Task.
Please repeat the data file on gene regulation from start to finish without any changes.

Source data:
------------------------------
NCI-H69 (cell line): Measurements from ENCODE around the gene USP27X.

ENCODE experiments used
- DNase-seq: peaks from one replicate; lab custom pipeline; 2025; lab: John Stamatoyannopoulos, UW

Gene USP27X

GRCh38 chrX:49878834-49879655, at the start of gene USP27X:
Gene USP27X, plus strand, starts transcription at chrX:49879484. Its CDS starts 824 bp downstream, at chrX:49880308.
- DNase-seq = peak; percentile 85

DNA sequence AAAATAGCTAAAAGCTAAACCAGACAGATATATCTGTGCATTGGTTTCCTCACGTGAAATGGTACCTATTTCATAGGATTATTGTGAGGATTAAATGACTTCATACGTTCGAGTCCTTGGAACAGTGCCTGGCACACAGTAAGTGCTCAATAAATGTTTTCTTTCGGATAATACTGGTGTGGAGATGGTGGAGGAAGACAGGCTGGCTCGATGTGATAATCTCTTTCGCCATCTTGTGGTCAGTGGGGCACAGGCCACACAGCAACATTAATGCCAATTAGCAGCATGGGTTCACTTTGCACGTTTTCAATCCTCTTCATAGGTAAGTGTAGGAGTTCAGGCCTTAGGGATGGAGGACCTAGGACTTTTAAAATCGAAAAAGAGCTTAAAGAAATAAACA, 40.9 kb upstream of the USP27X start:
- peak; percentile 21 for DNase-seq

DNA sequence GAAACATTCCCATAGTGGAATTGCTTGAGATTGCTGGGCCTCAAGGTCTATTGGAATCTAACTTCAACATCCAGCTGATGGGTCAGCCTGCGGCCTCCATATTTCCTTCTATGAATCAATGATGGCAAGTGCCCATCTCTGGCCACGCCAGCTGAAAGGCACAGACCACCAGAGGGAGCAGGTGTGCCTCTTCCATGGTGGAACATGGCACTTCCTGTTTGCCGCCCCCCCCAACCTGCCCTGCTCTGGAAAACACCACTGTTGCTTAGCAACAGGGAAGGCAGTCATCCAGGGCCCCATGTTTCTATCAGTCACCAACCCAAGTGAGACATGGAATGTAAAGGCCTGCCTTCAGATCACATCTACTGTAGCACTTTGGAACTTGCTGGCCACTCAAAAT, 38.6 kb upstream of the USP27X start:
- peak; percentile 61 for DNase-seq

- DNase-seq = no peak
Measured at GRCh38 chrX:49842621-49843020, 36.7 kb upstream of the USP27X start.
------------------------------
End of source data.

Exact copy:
NCI-H69 (cell line): Measurements from ENCODE around the gene USP27X.

ENCODE experiments used
- DNase-seq: peaks from one replicate; lab custom pipeline; 2025; lab: John Stamatoyannopoulos, UW

Gene USP27X

GRCh38 chrX:49878834-49879655, at the start of gene USP27X:
Gene USP27X, plus strand, starts transcription at chrX:49879484. Its CDS starts 824 bp downstream, at chrX:49880308.
- DNase-seq = peak; percentile 85

DNA sequence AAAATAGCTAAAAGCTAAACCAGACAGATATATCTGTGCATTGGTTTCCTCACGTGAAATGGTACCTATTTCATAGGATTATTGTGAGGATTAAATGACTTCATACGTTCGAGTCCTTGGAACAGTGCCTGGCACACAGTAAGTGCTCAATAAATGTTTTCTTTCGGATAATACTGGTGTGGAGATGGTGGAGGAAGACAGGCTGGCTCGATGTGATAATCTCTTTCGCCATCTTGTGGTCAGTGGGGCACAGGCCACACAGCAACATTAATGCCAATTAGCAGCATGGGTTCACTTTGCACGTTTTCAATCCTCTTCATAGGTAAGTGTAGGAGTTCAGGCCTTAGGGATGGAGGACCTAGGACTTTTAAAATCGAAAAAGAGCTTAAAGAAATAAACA, 40.9 kb upstream of the USP27X start:
- peak; percentile 21 for DNase-seq

DNA sequence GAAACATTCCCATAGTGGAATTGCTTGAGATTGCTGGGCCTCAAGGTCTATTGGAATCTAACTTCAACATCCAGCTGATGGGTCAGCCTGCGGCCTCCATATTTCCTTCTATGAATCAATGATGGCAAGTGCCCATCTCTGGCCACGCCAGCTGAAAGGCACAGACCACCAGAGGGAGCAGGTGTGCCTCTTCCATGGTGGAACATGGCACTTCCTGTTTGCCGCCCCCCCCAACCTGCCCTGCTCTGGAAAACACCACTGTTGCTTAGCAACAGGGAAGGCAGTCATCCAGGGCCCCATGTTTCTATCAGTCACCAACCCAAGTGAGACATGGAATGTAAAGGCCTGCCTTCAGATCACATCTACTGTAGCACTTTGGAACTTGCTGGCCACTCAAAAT, 38.6 kb upstream of the USP27X start:
- peak; percentile 61 for DNase-seq

- DNase-seq = no peak
Measured at GRCh38 chrX:49842621-49843020, 36.7 kb upstream of the USP27X start.